Safety is pretty obvious - fire, chemicals, fumes, acids, dust. None
of those things really belong in the home, but provisions can be
made. As far as security, though — If you do repair work, that
means you are going to be taking in other people’s property. You may
think/know that your neighborhood/friends are safe and secure, but
they are not. They’re not because that’s what security is about. If
anything should happen, you will be liable for everything. If a child
in the house picks up a $5,000 bauble to play with and drops it down
the toilet, you just bought a bauble. I can’t say how to take care of
these things in your specific situation, just to be aware from the
beginning.


#6

a few suggestions:

Get some about your competition. Are there other people
doing the same thing in your area? How can you differentiate yourself
from them (besides a lower price)?

Prepare yourself and your shop. Most places will want you to be as
professional as possible. This means alarm and insurance. Start
basic and increase coverage as you grow. Get marketing materials
ready: business cards, pictures of you work, it helps to have a
resume and a personal profile.

If you feel you have to have a price sheet be careful as to how you
promote it. You probably don’t want to send the message that you are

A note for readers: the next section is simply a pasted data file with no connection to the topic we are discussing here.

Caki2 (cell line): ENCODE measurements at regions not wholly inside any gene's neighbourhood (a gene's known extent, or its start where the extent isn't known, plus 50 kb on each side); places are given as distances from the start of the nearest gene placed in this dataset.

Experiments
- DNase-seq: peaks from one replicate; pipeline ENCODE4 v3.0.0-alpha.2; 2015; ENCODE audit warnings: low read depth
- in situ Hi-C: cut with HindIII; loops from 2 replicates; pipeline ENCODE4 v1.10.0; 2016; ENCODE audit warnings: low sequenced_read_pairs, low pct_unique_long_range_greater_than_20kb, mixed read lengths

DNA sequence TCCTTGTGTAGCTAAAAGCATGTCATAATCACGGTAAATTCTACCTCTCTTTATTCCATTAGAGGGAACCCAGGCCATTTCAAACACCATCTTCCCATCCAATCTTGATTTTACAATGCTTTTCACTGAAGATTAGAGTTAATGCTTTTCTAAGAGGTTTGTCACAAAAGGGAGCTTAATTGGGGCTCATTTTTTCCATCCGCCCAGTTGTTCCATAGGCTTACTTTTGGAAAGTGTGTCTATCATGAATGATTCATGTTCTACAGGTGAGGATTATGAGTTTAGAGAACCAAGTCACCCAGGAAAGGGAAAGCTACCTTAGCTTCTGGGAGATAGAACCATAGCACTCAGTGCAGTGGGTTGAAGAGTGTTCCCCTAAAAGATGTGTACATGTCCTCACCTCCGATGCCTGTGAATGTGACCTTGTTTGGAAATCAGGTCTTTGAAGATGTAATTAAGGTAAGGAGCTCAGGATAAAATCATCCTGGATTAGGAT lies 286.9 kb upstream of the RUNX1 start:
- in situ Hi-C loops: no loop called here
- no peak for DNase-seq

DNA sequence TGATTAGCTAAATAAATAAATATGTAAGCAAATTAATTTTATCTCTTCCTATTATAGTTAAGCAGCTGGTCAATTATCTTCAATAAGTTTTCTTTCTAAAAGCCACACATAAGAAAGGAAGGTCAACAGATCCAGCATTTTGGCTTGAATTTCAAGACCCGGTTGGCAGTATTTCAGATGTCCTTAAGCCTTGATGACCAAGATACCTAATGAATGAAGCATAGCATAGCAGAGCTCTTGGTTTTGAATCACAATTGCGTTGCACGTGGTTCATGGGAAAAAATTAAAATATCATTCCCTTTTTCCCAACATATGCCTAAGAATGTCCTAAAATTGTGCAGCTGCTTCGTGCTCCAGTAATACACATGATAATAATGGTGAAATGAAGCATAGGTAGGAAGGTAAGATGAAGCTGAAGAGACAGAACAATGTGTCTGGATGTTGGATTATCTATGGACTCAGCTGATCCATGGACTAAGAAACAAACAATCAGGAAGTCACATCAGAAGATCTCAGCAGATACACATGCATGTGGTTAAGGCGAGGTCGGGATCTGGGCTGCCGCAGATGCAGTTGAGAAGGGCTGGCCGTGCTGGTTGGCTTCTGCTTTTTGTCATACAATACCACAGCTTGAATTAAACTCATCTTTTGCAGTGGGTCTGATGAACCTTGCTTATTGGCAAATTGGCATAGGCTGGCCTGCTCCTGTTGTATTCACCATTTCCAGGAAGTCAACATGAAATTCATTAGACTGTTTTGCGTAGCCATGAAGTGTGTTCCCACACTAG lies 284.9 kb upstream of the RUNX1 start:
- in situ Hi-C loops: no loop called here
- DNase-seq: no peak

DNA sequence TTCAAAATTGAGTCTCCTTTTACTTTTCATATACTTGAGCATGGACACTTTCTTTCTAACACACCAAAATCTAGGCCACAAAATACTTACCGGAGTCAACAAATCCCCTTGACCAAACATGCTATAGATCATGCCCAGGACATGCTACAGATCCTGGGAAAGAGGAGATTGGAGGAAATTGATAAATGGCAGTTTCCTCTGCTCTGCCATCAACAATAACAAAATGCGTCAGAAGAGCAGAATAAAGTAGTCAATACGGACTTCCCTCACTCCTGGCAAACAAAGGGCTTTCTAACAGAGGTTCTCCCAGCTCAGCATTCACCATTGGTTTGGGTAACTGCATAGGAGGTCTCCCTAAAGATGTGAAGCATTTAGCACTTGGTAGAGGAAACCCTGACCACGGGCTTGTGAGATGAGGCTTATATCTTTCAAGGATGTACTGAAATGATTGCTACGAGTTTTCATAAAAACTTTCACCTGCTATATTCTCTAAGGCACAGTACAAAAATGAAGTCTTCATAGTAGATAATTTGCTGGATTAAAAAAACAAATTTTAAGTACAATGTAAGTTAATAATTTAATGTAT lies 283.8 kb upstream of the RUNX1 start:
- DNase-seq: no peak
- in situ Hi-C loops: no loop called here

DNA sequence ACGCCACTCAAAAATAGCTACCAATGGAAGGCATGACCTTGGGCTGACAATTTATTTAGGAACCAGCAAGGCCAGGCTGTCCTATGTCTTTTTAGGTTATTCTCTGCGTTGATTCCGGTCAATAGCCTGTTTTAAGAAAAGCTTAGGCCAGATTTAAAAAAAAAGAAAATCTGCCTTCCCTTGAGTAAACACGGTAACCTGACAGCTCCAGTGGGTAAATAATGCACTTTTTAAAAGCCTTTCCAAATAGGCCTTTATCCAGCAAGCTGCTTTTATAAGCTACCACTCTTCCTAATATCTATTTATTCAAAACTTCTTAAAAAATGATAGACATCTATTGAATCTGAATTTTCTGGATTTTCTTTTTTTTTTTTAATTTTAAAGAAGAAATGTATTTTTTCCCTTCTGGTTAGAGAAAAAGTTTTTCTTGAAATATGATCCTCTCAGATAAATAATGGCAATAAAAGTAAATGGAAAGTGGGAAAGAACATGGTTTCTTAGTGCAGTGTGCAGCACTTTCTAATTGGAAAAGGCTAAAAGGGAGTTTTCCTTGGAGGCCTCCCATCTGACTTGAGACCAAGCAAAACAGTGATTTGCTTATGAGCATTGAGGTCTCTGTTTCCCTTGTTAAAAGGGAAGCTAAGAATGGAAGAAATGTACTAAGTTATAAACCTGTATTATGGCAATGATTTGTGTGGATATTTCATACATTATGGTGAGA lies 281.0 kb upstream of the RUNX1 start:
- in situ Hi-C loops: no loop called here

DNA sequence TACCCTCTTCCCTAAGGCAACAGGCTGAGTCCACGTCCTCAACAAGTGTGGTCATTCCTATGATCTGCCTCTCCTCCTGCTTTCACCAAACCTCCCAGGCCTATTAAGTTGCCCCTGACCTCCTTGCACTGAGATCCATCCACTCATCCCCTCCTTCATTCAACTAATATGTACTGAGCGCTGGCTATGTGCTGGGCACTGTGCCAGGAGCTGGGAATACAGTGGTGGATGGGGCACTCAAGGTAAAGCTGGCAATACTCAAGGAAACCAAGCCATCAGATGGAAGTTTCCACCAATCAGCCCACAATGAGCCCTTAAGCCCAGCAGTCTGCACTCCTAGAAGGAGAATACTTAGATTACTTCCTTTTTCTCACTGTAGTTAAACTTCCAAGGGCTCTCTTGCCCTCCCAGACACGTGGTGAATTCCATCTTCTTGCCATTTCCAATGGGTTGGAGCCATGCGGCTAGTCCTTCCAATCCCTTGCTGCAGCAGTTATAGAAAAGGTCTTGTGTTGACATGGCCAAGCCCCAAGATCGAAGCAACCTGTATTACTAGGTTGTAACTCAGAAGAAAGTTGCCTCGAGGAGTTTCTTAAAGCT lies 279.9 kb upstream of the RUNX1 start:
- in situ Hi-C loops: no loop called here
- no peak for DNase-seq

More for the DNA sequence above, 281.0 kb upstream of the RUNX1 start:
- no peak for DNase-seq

the cheapest jeweler in the area as it’s really hard to break out of
that mold. Accent quality and custom work if you have those
abilities, otherwise you’re stuck with price as your main marketing
message.

Who will be your prime clients? Go visit stores, distribute your
materials, talk to owners and managers, explain who you are and what
you do, ask if they are using anyone for outside repairs or if they
have a need for a custom jeweler. Rarely, this is all you need to do,
but there are those who will probably give you a chance.

For everyone else it will take multiple visits. Be tough and
persistent but also ready to move on if there is no response after a
while.

Decide how you will handle pick ups and deliveries. The most
unproductive thing you do will be deliveries and pickups. I don’t
know how others handle this, I have people come to me. I will do some
deliveries on Saturday, but this is a special service that no one
expects as a regular thing.

Try to foresee as many questions as possible and have answers for
them. Nothing turns off a prospective client more than not knowing
how you will handle an important situation.

Once you’ve done all that you’ll realize that it will take a good
deal of money and time to start getting clients, so if you can
contact people who already know you ( people who you have worked for
in the past or those who know you but who are not local). It will be
easier to break through with these people because they are already
familiar with you and your work. Also, it’s much easier to pack up
finished work and send it out by registered mail or express delivery
than to drive across town to deliver work. Just make sure your
packages are properly secured and insured. Use third party insurance
for all express packages.

I’ll probably think of more things, if I can I’ll post more
later…got to go for my 3.5 mile run now and then sit at the bench
and pave set a hundred plus.01 ct diamonds today.

Larry


#7

My husband and I, we run business from home for 5 years and after